When I began my career at Adjuvant several years ago I needed to find my passion for the industry. How the hell do you find passion for creating, maintaining and publishing call schedules? I will be honest, it took me a while.
I was constantly asking myself the question, why on-call, why physician scheduling, why work with doctors in the first place? That is a good question, most of them are almost impossible to get ahold of, very close with their money, and are not the quickest decision makers.
Still looking for passion, I first centered around creating good software, after all we are a software company, right? I also developed passion for running a good business, after all I am a business man, right? And then I started talking to not only current customers of ours, but more importantly new prospects who were sharing stories about "why" they were calling us.
Would you believe me if I told you that the physician oncall schedule is one of the most important schedules with the clinic and the hospital. Here's why;
- How can you schedule staff and patients until you know where the Doctor is or is not?
- Why would you need support services like xray and lab if there is not a Doctor available to see patients?
- Who is needed most in the Emergency Department at every hospital in the US?
- Who is needed the most during a complicated delivery or procedure?
Inside of every square in an on-call calendar there is a persons name. That name represents a trained medical doctor who will drop everything and come and help you when they are called. Some of them will be so busy with calls that they will sleep at the hospital until they are releaved. This is the person that is going to help my family member when they show up at 3:00 in the morning at my local hospital with chest pains or after a car accident.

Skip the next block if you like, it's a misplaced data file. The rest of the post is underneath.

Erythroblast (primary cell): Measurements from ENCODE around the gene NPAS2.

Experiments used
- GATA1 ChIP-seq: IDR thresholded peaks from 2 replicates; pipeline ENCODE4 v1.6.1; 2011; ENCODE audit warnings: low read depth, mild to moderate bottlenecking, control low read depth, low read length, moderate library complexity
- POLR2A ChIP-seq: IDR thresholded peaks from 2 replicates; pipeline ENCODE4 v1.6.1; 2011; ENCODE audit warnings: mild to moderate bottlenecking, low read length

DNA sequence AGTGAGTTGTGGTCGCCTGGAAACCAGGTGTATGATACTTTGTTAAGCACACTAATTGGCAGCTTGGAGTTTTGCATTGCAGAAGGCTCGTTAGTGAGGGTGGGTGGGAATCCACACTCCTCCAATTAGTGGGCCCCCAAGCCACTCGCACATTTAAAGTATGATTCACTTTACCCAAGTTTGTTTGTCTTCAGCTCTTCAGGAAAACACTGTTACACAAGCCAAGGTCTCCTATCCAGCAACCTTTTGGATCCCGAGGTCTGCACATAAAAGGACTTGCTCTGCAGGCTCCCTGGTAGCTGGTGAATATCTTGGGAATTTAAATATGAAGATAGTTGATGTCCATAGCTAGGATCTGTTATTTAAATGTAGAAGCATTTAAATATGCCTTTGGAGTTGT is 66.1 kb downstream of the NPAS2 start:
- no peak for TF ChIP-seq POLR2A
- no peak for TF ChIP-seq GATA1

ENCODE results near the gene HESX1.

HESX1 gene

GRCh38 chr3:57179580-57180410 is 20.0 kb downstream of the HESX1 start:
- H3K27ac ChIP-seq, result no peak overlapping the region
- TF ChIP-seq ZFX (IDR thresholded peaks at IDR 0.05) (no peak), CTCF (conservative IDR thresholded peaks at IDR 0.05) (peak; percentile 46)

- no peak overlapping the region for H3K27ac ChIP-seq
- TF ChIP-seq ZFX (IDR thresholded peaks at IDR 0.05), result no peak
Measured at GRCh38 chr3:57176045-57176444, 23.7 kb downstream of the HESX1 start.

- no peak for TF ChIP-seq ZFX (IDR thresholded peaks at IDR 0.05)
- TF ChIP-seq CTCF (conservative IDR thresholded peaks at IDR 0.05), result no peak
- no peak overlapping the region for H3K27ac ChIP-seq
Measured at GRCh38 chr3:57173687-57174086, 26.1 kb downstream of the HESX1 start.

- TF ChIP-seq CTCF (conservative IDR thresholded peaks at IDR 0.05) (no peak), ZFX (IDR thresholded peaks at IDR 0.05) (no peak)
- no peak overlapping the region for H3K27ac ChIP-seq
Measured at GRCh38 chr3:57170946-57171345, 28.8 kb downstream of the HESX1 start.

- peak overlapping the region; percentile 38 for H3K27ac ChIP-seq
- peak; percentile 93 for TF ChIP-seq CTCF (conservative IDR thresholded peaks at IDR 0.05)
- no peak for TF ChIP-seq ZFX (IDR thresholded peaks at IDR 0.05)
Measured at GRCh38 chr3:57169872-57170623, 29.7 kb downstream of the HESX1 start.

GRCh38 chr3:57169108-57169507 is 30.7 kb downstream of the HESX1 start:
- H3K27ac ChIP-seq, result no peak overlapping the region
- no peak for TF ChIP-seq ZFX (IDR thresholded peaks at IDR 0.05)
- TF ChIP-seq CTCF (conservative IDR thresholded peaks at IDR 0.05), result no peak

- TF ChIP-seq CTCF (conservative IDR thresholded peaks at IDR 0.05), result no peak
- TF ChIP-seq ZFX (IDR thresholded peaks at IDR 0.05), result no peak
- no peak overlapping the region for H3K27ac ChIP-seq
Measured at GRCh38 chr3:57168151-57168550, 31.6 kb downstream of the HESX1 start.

On-call doctors and professionals are unsung heros and deserve to be treated that way. This is where I found my passion. I realized that our company dosen't just make software or try to convince doctors to become more efficient with thier time, our software makes sure that when you need them the most, the doctor is there, no matter what day or time. We help professionals save lives.
I am certain that there have been instances, especially with our OB/Gyn clients when the information in our system allowed for a process to be expidited. This is when the difference between 1 and 5 minutes could be the difference between life and death. We helped!
The on-call schedule is more than just a calendar, it is some of the most valuable and useful information that a hospital and clinic have. If you are the person that creates, maintains and publishes doctors call schedules, please remember how important your job is. If you are a physician who is taking call assignments, please know that we take our job and yours very seriously and will continue to do whatever we can to make sure that you are in the right place at the right time. Ooh and by-the-way, Thank you!
Does everything have to be perfect? When is good enough, good enough? The Pareto Principle, or 80-20 rule as it's also known, is based on the observation that, in life, the minority of causes, inputs or efforts produce the majority of effects, results, or rewards.
In 1906 an Italian economist, Vilfredo Pareto, discovered that 20% of the Italian population owned 80% of the nation’s wealth. Further studies revealed that The Pareto Principle, as it became known, affects us all in every aspect of life.